Of course, Harper has been warned. He has to give... progress reports (ooh). It's almost like he's on probation (see the new Liberal website http://www.onprobation.ca/ for a few good laughs). Laughing

al-Qa'bong

Quote:
it's about his/her capability to hold the reigns of power

 

Get a horse.

Stockholm

"Let the Liberals continue to twist in the wind, broke, with Dion as long as possible, with Jimmy "Never Met a Man I Couldn't Kick While He's Down" Flaherty illustrating to Canada just why the tories should be feared.

I don't know if that strategy would have lead to the ultimate demise of the Liberal Party.  

I do know that now we'll never know."

So, Tommy in other words you're saying that the NDP should voted for Flaherty's so-called economic statement back in November. That is the only way the NDP could have done what you are suggesting above. And, let's just remind ourselves of what the NDP would have had to vote FOR: a radically rightwing economic statement that all economists dismissed as a joke, elimination of the subsidy for political parties which would have deprived the NDP of 57% of its operating budget and led to the party (along with the BQ, Greens and Liberals) having to file for bankruptcy protection, and on top of all that - the Tories put in a few choice other "poison pills" in the economic statement in November that absolutely makde it 100% impossible for the NDP to support it (ie: eliminating the right to strike for all public service employees and killing pay equity). 

If the NDP had followed your advice and voted for all of that - we would REALLY be staring into and abyss right now. 

Chester Drawers

Will Hiscock wrote:

well Stock, we certainly can't use the "Liberal, Tory = same old story" analogy anymore.  We were clearly alright with a Liberal government, and said we'd back them.  To turn around two months later and say differnt will be a very difficult sell.  We said to swing voters "it's important enough to have the Tories out that having the Libs in is alright" 

Many are going to say, alright - I'll just vote Lib then.  In first past the post this is even more effective then hoping for a coalition to keep them out of power after the election.

 

Bang on.  The Liberal voters who in the past few elections who parked their vote with the NDP will return home now.  The Coalition whether dead or alive will always be remembered as the deal between the Liberals and NDP with the devil and as such progressive voters will say why vote NDP when I get the same thing with the Liberals.  The same will be said for the soft NDP supporters, they too will migrate to the Liberals.

The real question will be, what happens in western Canada where the conservatives will see their seat count grow and return to opposition status with a Liberal minority government relying on the Bloc for support as the NDP will not have enough seats to push the Liberals over. The coalition deal has finished a number of Manitoba west liberal and ndp ridings.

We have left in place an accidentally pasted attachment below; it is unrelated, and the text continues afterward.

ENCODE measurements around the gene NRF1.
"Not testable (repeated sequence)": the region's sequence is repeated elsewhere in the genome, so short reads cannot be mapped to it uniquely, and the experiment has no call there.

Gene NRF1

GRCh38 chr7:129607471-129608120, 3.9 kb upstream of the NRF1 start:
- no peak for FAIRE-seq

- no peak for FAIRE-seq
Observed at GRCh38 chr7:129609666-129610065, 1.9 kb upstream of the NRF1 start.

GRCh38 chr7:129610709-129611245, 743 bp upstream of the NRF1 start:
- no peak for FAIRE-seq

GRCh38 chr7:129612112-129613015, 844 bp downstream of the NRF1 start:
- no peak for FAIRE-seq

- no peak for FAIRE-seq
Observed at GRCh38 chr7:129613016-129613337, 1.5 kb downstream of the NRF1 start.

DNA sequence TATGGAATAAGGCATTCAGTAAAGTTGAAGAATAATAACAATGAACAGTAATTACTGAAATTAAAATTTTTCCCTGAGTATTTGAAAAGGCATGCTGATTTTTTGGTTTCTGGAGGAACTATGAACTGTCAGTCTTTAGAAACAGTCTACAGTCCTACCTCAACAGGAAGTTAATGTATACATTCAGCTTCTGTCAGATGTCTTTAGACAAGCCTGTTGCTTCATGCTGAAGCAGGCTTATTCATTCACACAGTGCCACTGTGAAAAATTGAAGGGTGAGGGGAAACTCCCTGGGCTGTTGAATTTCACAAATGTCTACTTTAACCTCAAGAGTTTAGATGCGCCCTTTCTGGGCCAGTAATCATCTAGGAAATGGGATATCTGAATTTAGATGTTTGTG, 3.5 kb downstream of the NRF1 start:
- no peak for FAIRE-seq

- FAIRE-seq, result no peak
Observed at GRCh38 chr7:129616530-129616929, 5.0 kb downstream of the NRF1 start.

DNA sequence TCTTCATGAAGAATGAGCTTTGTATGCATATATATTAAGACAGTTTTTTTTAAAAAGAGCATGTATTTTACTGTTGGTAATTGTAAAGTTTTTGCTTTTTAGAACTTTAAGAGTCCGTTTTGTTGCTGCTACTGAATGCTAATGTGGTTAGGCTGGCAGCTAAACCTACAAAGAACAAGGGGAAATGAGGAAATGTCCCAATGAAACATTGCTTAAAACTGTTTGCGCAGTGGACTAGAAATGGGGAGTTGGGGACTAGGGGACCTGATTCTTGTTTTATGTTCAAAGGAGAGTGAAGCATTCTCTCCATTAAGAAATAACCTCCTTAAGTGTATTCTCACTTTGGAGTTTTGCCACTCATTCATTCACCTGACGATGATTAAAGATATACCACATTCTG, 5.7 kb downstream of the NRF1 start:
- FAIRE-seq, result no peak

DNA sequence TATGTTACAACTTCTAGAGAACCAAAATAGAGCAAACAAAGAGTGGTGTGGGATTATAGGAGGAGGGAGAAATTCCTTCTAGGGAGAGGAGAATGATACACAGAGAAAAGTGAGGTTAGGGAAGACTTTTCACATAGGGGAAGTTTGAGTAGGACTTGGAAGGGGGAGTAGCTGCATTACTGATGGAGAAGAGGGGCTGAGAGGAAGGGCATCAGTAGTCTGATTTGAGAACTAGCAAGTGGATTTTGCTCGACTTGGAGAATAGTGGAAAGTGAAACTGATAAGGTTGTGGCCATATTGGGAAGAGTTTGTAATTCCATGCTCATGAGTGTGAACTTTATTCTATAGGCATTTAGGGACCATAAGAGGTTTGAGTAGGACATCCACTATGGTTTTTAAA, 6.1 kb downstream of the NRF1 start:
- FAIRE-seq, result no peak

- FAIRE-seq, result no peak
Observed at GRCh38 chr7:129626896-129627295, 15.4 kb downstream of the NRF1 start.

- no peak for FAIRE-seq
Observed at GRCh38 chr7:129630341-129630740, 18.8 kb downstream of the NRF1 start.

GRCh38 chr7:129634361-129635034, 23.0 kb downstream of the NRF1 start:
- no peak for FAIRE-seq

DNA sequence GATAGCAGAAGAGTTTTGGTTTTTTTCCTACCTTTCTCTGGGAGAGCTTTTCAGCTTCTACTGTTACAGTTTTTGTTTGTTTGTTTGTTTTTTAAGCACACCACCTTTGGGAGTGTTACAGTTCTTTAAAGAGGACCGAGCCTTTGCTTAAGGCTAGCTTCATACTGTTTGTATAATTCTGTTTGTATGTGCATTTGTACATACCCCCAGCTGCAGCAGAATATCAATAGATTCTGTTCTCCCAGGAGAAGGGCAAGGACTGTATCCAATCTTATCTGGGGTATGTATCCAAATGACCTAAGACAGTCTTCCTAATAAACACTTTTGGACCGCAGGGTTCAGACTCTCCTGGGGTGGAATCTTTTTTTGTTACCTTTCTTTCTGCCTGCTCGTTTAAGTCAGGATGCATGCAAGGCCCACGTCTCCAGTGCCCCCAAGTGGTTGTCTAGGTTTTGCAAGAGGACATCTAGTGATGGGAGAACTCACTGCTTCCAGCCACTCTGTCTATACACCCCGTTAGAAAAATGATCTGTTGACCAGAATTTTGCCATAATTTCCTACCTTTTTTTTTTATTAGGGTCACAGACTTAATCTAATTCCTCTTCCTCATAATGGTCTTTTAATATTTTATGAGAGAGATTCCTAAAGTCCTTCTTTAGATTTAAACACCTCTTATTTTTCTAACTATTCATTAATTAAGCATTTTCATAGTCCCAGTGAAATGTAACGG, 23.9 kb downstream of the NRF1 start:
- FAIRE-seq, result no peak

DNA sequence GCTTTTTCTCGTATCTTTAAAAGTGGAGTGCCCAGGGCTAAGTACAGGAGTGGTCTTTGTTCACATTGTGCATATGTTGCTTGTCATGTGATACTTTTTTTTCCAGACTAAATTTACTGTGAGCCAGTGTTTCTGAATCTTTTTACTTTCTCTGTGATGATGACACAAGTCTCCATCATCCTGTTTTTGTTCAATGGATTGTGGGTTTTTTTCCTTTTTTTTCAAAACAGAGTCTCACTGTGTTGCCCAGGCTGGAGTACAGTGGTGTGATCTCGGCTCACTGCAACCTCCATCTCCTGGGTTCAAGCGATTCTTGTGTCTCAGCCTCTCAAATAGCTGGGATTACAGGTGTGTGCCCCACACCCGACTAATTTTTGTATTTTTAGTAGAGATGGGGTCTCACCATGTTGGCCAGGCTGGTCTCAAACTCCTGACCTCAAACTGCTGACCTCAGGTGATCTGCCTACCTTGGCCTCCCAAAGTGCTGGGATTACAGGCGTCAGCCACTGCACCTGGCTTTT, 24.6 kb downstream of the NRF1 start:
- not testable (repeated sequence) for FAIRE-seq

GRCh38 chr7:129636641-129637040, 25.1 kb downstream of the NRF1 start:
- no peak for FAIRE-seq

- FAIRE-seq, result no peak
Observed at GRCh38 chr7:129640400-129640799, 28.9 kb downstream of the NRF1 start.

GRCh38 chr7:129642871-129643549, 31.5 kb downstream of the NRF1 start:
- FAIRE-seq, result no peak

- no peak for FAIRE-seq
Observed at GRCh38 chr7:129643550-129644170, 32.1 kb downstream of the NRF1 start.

This will only heighten western alienation and spawn western separation.  The coalition threat had Wall and Stemach holding emergency meetings, B.C.'s Cambell was invited and even Man. NDP Doer demanded to be included.  There was a plan in place.  This coalition thing will not be forgotten, just like the NEP, it will haunt the Liberals and NDP.  Unfortunately the NDP will wear this more than the Liberals,  the Liberals are always power hungery, the NDP are now seen as power at any cost and it doen't matter how you get, just get it.  Sad to see.

Stockholm

All parties are in it to be in power so they can implement their programs. Tell me something I don't know. I find it amusing that these western rednecks who start to scream "treason" at the thought of a federal government working with the BQ - then start sounding just a treacherous when they squawk about western separatism. Now that the price of oil has collapsed and Alberta is deep in red ink - its funny to see these arrogant Albertans begging Ottawa for money like dogs with their tails between their legs.

Chester Drawers

Be nice now Wink no name calling.  Never said anything about treason.  Just that the long term political ramifications of this coalition was not very well thought out by the two "National" parties involved.  All you had to do was look at the polling done out west to see that this was not a deal the west was willing to accept.

Of course every party is in it  for power.  The issue is whether power is earned through do process or through manipulation through the back door.  If they ran on a coalition ticket then they would be justified to present that to the GG.  I believe that they did try to to do as such, but internal polling showed that if this was a political platform the Cons would win a majority, so it was left on the back burner until after the election.